• An incoming Event b will arrive before the next Event c is emitted, creating a new EventStream representing the response to that event. The old Event c may or may not be part of the new EventStream.

There are also two degenerate cases:

  • Wait: no event is scheduled to be emitted, and the EventStream just waits for an incoming event.
  • Finish: no event will ever be emitted, regardless of incoming events. This is explicitly distinguished so that complex RTSP expressions can be GC'd if they can be proven to be finished.

Event streams are like the Mirror of Galadriel, for they show things that were, things that are, and things that yet may be. But which it is that he sees, even the wisest cannot always tell.

Seeing is both good and perilous. An event stream may be modified by new events, but exceptions or inconsistent results will occur if the incoming events are not in increasing order of time.

emitsBefore :: EventStream b1 c1 -> EventStream b2 c2 -> BoolSource

True if the first argument is scheduled to emit an event before the second. This makes EventStream a poset (partially ordered set). Infix priority 4.

nullStream :: EventStream b cSource

An event stream that never generates anything.

esFinished :: EventStream b c -> BoolSource

True if the event stream is guaranteed not to emit any future events, regardless of input.

esPeek :: EventStream b c -> [Event c]Source

Peek at the events that will be emitted by this EventStream if no incoming event interrupts them.

esFutures :: EventStream b c -> [(Event c, EventStream b c)]Source

All the possible futures of the event stream.

esProcess :: Event b -> EventStream b c -> EventStream b cSource

Given a new input event to an existing event stream, this returns the modified event stream. When esProcess is called on the result the Event argument to the second call must not occur before the first (they can be simultaneous). More formally, if

  esOut = esProcess (esProcess esIn ev1) ev2

then not (ev2 isBefore ev1). This precondition is not checked.

esMerge :: EventStream b c -> EventStream b c -> EventStream b cSource

Merge the outputs of two event streams. Input events are delivered to both streams.

newtype RTSP b c Source

Real Time Stream Processor (RTSP)

An EventStream cannot exist independently of some event that caused it to start. Hence the only way to create an EventStream is through an RTSP.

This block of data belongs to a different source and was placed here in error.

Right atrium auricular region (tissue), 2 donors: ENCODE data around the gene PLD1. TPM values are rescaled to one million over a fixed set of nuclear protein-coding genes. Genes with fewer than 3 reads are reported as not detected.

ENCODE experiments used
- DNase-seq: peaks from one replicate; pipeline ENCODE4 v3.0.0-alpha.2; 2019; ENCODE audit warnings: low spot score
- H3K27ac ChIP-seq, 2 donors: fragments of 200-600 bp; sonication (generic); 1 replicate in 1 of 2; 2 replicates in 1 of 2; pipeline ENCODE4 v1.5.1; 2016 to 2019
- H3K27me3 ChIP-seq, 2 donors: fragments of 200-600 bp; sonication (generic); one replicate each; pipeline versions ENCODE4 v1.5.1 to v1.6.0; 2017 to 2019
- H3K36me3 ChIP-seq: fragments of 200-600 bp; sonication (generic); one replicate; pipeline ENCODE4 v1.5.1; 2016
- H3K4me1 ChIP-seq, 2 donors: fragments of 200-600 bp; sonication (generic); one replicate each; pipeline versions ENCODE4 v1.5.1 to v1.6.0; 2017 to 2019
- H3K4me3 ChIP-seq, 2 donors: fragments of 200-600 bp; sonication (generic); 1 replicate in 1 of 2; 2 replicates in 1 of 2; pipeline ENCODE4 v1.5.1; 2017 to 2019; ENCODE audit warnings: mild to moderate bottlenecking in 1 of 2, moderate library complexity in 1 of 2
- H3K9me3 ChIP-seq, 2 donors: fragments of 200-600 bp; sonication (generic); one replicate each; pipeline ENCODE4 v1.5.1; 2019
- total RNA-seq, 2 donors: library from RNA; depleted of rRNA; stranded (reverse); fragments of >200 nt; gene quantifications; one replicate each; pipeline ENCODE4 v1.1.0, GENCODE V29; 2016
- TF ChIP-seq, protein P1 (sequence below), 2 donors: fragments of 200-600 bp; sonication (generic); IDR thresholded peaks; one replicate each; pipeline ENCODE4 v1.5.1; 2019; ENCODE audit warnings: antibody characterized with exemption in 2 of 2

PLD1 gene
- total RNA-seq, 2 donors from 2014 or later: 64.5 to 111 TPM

• mempty is the event sink: it never emits an event.
  • mappend runs its arguments in parallel and merges their outputs.
  • id is the null operation: events are passed through unchanged.
  • (.) is sequential composition: events emitted by the second argument are passed to the first argument.




runRTSP :: Event b -> EventStream b c


Category RTSP 
Functor (RTSP b) 
Show (RTSP b c) 
Monoid (RTSP b c) 



:: RTSP b c

The processor to execute.

-> [Event b]

The events must be finite and in chronological order. This is unchecked.

-> [Event c] 

Execute an RTSP against a list of events. Useful for testing.



:: RTSP b (IO ())

The output of the RTSP is a series of action events that will be executed in a separate thread sequentially at the times given. The actions may, of course, fork their own threads as necessary.

execRTSP uses atomically, so it cannot be called within unsafePerformIO.

-> IO (b -> IO ()) 

Execute an RTSP in the IO monad. The function returns immediately with an action for pushing events into the RTSP.

stream :: (b -> c) -> RTSP b cSource

A pure function converted into a stream processor

accumulate :: RTSP b c -> RTSP b cSource

When a new input event is delivered to an RTSP it causes any future output events to be dropped in favour of the new events. accumulate instead keeps the events from previous inputs interleaved with the new ones. If you use this unnecessarily then you will get duplicated events.